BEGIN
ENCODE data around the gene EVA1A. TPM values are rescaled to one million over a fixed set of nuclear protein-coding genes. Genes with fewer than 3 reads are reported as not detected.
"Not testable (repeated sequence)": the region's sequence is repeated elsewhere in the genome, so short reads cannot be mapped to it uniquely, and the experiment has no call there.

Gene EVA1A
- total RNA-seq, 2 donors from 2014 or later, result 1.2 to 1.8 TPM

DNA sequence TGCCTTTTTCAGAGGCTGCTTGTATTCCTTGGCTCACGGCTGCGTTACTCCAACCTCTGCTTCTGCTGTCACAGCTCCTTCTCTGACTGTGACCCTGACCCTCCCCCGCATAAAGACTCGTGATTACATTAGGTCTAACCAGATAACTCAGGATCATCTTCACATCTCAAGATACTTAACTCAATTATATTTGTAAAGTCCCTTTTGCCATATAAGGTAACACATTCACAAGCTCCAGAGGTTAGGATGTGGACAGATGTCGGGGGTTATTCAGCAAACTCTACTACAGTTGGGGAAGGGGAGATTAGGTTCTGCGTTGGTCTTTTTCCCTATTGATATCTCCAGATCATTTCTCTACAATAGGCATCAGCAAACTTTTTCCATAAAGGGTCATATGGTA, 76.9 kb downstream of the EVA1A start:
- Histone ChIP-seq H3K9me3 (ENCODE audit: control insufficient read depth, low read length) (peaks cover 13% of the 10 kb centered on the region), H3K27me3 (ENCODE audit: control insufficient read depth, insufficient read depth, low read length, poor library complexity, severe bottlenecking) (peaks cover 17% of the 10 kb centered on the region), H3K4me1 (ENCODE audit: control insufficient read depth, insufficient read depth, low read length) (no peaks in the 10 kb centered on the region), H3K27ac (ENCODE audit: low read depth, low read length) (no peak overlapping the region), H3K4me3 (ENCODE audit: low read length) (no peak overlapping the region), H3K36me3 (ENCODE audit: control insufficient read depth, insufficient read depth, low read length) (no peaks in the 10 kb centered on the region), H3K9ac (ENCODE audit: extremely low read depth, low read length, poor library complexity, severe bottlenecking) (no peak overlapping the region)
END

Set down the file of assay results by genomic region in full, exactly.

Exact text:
ENCODE data around the gene EVA1A. TPM values are rescaled to one million over a fixed set of nuclear protein-coding genes. Genes with fewer than 3 reads are reported as not detected.
"Not testable (repeated sequence)": the region's sequence is repeated elsewhere in the genome, so short reads cannot be mapped to it uniquely, and the experiment has no call there.

Gene EVA1A
- total RNA-seq, 2 donors from 2014 or later, result 1.2 to 1.8 TPM

DNA sequence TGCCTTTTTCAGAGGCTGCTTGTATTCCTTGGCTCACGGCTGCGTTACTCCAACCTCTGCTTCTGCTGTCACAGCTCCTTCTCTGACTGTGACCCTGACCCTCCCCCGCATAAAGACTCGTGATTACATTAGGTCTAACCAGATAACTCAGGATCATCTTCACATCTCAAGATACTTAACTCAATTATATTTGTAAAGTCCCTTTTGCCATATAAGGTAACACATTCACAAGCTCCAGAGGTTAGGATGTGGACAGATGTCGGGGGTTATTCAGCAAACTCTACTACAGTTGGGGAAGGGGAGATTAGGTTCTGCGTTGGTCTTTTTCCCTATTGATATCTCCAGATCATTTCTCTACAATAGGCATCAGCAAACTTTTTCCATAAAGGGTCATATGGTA, 76.9 kb downstream of the EVA1A start:
- Histone ChIP-seq H3K9me3 (ENCODE audit: control insufficient read depth, low read length) (peaks cover 13% of the 10 kb centered on the region), H3K27me3 (ENCODE audit: control insufficient read depth, insufficient read depth, low read length, poor library complexity, severe bottlenecking) (peaks cover 17% of the 10 kb centered on the region), H3K4me1 (ENCODE audit: control insufficient read depth, insufficient read depth, low read length) (no peaks in the 10 kb centered on the region), H3K27ac (ENCODE audit: low read depth, low read length) (no peak overlapping the region), H3K4me3 (ENCODE audit: low read length) (no peak overlapping the region), H3K36me3 (ENCODE audit: control insufficient read depth, insufficient read depth, low read length) (no peaks in the 10 kb centered on the region), H3K9ac (ENCODE audit: extremely low read depth, low read length, poor library complexity, severe bottlenecking) (no peak overlapping the region)